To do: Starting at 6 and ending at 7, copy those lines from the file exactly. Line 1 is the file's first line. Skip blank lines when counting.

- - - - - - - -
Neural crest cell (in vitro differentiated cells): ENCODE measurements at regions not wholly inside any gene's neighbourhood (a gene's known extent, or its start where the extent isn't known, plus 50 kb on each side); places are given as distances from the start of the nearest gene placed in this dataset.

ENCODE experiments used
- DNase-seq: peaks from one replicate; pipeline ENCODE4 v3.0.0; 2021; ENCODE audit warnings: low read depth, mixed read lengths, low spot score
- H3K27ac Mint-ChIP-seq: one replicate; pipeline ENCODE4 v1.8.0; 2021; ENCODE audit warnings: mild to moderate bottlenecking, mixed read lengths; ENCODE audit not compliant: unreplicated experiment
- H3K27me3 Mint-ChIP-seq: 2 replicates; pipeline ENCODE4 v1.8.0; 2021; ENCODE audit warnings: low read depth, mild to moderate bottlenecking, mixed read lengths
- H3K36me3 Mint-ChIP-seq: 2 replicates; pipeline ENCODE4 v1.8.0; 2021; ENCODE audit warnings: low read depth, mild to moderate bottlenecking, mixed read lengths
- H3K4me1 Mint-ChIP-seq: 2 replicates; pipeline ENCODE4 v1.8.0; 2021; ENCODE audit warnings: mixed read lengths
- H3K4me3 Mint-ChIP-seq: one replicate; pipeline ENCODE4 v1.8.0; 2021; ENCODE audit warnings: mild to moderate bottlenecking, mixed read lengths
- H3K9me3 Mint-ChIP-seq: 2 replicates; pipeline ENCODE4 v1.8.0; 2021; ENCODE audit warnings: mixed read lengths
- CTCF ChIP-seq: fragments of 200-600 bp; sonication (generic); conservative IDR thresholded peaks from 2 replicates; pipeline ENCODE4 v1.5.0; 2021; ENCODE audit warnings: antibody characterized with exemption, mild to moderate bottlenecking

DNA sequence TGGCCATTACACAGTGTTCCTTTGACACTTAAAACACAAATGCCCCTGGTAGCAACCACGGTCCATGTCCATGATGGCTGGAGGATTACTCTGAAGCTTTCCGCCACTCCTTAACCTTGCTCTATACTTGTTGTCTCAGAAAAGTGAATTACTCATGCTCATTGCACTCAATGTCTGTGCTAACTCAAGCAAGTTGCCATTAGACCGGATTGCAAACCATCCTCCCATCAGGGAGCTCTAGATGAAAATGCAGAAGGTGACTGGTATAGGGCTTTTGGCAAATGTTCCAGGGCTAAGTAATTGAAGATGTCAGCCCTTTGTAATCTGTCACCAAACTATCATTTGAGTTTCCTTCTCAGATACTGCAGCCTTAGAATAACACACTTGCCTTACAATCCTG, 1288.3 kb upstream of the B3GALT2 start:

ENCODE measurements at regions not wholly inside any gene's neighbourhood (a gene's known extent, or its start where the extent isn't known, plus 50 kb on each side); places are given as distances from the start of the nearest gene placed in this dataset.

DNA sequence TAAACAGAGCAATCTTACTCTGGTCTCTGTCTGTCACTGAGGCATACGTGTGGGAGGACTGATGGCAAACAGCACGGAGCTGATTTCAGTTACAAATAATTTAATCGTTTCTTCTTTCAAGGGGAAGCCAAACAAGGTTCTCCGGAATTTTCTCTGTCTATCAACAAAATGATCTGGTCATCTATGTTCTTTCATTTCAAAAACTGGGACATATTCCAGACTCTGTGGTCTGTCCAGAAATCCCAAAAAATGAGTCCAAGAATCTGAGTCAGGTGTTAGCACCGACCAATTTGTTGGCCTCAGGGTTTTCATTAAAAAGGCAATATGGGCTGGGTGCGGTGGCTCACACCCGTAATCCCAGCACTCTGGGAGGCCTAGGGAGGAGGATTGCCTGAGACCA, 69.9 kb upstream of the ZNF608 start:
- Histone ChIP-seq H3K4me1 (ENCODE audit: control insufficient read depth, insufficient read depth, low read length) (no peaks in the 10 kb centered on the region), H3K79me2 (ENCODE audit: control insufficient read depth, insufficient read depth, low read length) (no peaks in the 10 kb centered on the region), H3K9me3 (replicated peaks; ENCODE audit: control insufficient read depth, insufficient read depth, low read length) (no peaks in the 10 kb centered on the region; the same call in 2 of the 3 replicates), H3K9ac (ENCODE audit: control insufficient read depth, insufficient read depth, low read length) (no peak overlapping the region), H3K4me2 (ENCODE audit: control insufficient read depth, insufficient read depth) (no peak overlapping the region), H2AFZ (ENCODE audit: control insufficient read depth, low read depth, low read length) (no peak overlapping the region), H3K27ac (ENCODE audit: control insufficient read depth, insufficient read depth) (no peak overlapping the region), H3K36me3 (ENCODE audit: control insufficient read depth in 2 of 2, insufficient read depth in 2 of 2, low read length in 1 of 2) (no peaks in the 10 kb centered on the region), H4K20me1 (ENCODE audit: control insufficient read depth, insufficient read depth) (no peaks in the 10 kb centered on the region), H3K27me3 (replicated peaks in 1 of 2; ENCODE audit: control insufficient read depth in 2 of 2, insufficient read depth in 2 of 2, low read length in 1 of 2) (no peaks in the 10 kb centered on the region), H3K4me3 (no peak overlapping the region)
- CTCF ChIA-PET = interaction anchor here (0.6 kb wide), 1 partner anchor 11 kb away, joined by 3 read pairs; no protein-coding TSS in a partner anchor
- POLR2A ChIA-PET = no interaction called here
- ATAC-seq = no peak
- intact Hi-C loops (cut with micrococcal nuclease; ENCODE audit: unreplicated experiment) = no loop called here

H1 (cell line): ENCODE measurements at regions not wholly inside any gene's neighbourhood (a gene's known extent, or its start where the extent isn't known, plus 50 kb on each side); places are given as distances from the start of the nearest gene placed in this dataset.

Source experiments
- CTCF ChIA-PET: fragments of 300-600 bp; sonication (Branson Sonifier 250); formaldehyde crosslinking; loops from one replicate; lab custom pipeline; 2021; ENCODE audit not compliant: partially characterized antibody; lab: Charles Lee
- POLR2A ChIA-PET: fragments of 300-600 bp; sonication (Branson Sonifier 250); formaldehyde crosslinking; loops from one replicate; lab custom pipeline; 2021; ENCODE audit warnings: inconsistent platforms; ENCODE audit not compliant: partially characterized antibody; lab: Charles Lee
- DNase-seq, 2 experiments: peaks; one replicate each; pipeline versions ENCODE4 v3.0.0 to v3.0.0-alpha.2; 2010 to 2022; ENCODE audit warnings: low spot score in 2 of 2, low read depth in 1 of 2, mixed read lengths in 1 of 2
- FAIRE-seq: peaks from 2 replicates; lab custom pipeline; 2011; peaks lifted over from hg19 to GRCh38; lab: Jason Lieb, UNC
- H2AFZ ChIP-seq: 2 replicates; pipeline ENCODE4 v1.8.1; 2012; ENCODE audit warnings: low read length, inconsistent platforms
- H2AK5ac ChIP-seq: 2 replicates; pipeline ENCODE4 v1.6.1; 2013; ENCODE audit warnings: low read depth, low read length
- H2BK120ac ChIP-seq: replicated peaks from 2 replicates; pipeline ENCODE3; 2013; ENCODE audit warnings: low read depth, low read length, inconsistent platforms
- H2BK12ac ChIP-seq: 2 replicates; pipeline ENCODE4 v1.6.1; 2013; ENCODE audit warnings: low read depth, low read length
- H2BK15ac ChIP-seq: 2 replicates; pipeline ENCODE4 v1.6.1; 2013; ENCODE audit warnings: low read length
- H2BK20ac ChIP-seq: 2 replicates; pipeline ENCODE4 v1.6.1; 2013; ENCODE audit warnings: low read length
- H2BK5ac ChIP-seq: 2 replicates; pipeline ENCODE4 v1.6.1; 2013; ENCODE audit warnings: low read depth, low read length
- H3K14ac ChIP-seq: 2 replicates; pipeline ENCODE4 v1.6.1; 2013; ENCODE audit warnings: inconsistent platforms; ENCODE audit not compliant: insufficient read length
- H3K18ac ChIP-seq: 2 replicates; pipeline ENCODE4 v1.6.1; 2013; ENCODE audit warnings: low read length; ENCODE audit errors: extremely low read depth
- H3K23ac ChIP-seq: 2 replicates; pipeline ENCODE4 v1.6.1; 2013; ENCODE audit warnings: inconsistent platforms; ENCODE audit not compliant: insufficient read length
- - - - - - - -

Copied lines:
- H3K36me3 Mint-ChIP-seq: 2 replicates; pipeline ENCODE4 v1.8.0; 2021; ENCODE audit warnings: low read depth, mild to moderate bottlenecking, mixed read lengths
- H3K4me1 Mint-ChIP-seq: 2 replicates; pipeline ENCODE4 v1.8.0; 2021; ENCODE audit warnings: mixed read lengths